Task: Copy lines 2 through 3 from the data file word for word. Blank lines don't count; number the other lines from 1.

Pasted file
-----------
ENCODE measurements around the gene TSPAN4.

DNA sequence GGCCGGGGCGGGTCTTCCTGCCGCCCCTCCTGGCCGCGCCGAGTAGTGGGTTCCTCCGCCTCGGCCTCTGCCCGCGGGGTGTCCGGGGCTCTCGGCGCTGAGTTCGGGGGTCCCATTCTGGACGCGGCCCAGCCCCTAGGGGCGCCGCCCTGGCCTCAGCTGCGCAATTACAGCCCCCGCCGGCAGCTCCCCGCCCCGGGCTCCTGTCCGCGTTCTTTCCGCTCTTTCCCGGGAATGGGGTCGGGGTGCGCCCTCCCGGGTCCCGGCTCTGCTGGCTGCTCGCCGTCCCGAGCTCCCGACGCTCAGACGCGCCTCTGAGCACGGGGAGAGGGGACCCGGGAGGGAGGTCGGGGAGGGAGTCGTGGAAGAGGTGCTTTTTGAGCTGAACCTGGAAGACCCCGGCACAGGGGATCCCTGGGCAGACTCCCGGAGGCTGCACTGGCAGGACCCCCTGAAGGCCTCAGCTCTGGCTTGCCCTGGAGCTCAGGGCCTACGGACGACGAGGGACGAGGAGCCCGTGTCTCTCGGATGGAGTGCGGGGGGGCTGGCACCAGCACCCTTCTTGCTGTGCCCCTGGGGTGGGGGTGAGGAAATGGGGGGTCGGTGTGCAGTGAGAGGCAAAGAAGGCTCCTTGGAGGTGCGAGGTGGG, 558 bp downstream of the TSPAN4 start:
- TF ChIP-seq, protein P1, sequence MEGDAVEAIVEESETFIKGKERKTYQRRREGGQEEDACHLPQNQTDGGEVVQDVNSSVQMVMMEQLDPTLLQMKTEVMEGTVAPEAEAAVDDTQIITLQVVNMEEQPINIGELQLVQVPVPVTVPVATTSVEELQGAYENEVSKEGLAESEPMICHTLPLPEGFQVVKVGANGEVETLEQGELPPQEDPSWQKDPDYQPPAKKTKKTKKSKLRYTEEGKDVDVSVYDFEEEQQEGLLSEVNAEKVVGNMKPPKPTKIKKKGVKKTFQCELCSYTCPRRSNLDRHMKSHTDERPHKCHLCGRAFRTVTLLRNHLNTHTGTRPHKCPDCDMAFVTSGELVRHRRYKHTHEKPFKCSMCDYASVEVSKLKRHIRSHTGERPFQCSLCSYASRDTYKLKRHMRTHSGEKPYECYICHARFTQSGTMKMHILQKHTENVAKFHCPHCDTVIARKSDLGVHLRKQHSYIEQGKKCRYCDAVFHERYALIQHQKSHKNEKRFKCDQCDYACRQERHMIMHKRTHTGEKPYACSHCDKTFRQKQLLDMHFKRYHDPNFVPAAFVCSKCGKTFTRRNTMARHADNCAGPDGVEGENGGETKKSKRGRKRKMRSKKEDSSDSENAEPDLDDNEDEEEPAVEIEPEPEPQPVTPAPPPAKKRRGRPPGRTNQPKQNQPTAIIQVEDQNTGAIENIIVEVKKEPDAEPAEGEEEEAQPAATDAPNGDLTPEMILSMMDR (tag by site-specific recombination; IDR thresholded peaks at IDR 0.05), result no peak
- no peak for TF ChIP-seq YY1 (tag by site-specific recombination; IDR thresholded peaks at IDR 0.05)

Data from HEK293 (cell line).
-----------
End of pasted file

DNA sequence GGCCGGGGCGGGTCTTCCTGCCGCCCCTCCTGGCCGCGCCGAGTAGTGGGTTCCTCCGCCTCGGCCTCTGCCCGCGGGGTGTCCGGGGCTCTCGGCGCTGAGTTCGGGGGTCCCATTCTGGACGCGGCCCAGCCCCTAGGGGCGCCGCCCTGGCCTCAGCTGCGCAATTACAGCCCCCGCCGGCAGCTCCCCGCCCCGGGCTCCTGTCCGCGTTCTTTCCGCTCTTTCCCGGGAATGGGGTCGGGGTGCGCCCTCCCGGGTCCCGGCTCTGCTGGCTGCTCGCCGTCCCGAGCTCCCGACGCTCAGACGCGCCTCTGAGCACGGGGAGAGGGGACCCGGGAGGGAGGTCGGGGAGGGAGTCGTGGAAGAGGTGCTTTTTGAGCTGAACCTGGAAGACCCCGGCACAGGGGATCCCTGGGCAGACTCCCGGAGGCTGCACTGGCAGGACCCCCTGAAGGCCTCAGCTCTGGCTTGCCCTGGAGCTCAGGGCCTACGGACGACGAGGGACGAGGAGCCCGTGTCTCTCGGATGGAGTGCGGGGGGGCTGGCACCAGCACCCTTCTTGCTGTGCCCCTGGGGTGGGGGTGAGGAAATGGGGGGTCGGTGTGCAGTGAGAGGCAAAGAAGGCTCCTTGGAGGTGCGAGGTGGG, 558 bp downstream of the TSPAN4 start:
- TF ChIP-seq, protein P1, sequence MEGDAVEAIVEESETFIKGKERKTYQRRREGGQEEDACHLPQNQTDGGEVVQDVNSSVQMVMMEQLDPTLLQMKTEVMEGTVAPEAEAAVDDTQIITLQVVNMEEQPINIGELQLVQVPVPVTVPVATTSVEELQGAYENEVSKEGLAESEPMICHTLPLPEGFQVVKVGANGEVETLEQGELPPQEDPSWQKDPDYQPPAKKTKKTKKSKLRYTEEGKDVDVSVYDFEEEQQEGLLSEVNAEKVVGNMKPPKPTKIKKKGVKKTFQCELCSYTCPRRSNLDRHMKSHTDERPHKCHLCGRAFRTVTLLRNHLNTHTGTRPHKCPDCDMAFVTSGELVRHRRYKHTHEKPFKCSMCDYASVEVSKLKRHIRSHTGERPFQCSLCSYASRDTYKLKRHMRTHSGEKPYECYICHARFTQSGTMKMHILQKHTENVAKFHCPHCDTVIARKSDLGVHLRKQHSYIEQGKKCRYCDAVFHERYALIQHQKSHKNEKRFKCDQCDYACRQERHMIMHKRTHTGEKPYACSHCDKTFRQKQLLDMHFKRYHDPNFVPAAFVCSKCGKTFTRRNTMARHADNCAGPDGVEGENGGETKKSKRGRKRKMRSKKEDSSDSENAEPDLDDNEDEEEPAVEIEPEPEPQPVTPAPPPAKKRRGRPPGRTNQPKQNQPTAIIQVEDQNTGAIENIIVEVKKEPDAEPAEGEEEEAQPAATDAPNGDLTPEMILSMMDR (tag by site-specific recombination; IDR thresholded peaks at IDR 0.05), result no peak